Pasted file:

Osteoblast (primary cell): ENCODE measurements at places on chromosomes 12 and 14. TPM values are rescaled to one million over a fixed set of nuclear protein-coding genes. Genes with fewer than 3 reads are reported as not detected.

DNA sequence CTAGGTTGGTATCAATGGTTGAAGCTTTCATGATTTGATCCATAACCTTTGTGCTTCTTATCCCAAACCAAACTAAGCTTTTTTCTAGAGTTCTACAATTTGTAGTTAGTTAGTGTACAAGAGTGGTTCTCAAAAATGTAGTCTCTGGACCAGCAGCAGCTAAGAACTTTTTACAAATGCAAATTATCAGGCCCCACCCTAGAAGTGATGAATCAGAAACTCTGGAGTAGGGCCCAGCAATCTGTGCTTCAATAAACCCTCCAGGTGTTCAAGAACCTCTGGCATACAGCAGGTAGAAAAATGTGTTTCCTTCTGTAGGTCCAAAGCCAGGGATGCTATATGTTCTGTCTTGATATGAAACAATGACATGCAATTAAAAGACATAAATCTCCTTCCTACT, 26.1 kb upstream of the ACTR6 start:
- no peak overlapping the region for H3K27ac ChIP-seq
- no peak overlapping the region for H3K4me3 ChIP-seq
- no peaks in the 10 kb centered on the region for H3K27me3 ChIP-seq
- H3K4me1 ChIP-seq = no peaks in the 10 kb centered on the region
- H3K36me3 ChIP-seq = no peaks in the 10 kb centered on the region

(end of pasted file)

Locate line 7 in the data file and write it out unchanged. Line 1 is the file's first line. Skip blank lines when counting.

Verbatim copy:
- H3K36me3 ChIP-seq = no peaks in the 10 kb centered on the region